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Tips for Parents Searching for Baby Formula

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It is terrifying that our nation now faces a nationwide shortage of baby formula. Many parents of formula-fed infants are desperately scrambling to find these products, and fearful for their child’s wellbeing.

I believe this should have never happened. In a separate post, I cover some of the reasons behind the shortage and what I’m working on in Congress to help resolve this crisis. (See link at the very bottom for that post.)

*** For this post, however, here are several things to consider if you or someone you know needs baby formula. This collection of tips is from various pediatricians and retail experts:

1. Enlist the help of your friends and family, especially those without infant-fed babies. Ask them to keep an eye out for the formula(s) you need while they’re shopping, and pay them back for what they’re able to purchase for you.

2. Don’t be afraid to order online from multiple retailers. You can always cancel orders that aren’t needed later, and typically your credit card should not be charged until the order is fulfilled.

3. When shopping online, try not to be dissuaded by “out of stock” messages or extended delivery dates. It’s possible those dates have been exaggerated just to help manage customer expectations. So consider placing your order anyway, just to be in the queue if things arrive at their warehouses early.

4. Try smaller, local retailers as well. Many people flock to the grocery stores, chain pharmacies, and large online retailers for baby formula. However, it’s possible your small, local pharmacies and convenient stores could be the hidden gem for these products.

5. Call your child’s pediatrician, especially if you’re in a crisis and/or need a medically specific formula for your child. It’s possible your pediatrician’s office might have a small supply of the formulas they recommend. Additionally, many pediatricians’ offices are keeping close contact with local grocery and pharmacy managers to know when their formula shipments are scheduled to arrive, so your pediatrician might be a good resource.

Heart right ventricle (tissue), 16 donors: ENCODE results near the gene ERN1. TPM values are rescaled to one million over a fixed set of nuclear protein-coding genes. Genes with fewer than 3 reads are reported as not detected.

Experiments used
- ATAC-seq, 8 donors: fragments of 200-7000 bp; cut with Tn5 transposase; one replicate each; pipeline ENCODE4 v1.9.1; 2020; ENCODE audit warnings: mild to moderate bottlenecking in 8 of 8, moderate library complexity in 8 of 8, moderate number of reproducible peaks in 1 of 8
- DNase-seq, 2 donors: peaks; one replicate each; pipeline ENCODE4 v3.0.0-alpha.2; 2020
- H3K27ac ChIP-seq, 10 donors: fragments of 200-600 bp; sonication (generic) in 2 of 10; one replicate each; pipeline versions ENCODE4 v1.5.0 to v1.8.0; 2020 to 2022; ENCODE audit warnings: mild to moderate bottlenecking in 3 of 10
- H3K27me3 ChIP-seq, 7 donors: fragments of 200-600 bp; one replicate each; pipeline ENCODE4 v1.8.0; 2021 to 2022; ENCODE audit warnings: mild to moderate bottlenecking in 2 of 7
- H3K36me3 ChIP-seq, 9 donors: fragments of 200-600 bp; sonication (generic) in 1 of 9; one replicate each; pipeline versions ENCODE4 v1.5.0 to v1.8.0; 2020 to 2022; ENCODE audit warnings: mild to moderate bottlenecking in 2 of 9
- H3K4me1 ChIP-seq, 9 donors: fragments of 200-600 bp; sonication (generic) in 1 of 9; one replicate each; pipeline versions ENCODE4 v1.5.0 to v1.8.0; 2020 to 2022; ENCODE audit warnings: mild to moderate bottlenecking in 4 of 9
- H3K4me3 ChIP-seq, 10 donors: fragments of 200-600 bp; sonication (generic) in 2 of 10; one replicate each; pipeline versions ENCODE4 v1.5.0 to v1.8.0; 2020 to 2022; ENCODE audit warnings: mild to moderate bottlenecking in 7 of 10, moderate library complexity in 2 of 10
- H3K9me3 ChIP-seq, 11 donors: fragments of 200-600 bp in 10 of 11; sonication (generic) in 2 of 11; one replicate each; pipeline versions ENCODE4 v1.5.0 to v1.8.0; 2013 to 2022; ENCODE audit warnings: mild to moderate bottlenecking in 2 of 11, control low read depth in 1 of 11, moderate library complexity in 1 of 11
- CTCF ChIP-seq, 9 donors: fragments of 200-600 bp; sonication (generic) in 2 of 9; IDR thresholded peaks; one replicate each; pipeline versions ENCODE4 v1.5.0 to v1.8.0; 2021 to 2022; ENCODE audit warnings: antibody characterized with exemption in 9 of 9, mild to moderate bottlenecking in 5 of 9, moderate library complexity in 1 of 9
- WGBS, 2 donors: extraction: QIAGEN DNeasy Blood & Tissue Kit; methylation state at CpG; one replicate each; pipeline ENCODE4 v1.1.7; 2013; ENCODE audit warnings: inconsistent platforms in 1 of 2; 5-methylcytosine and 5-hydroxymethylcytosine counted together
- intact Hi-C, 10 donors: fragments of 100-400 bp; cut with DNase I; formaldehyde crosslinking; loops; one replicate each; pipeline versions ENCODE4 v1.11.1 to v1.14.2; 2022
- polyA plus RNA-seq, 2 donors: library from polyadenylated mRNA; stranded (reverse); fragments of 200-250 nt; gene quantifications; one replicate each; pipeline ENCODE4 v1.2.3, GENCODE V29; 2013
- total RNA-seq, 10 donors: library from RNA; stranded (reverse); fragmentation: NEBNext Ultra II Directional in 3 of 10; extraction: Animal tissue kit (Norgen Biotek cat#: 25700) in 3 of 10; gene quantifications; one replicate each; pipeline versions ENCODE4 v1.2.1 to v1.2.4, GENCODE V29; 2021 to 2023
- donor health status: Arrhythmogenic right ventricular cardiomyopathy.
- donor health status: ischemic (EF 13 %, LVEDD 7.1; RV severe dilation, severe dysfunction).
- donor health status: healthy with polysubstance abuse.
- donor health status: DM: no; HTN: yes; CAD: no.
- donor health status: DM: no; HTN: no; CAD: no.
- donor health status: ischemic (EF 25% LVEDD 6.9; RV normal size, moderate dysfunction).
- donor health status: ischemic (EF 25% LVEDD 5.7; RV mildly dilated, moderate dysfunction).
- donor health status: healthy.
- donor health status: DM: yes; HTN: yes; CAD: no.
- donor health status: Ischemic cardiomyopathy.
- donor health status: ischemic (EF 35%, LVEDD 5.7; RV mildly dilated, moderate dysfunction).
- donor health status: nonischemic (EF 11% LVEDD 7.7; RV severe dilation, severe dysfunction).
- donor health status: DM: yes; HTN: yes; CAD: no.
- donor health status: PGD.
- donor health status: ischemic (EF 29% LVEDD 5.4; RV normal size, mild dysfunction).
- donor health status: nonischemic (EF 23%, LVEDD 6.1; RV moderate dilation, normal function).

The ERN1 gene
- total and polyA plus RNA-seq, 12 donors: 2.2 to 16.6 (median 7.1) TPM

6. Call your church. Many are organizing various ways to help parents in their congregation. So please reach out to your church if you can’t find formula. And also reach out if you have extra formula to share. It’s times like these when church communities really step up.

7. Unless your child has a medical reason to stick with one particular formula, perhaps consider different brands. Consult your pediatrician, of course, but many experts are advising parents not to fixate on their brand of choice unless there’s a medical reason to do so.

8. Some nutritionists have advised that babies over six months old may be able to transition to toddler formulas, which could be easier to locate on store shelves. And that babies over nine months old might be able to transition to whole milk with some supplements. But again, PLEASE check with your pediatrician before making any changes like this.

9. Multiple experts say you should NOT dilute baby formula with water in order to make it last longer. This could be very dangerous.

10. Stock up ~a little~ as you’re able, but don’t hoard. Fear is causing some to try and buy as much as they can, which only exacerbates the shortage. Buy what you need, but please be considerate of other parents and their children.

If you have any other suggestions or tips, please add them to the comments below.

To read more about the causes of this shortage and what I’m doing in Congress on this front, please click here: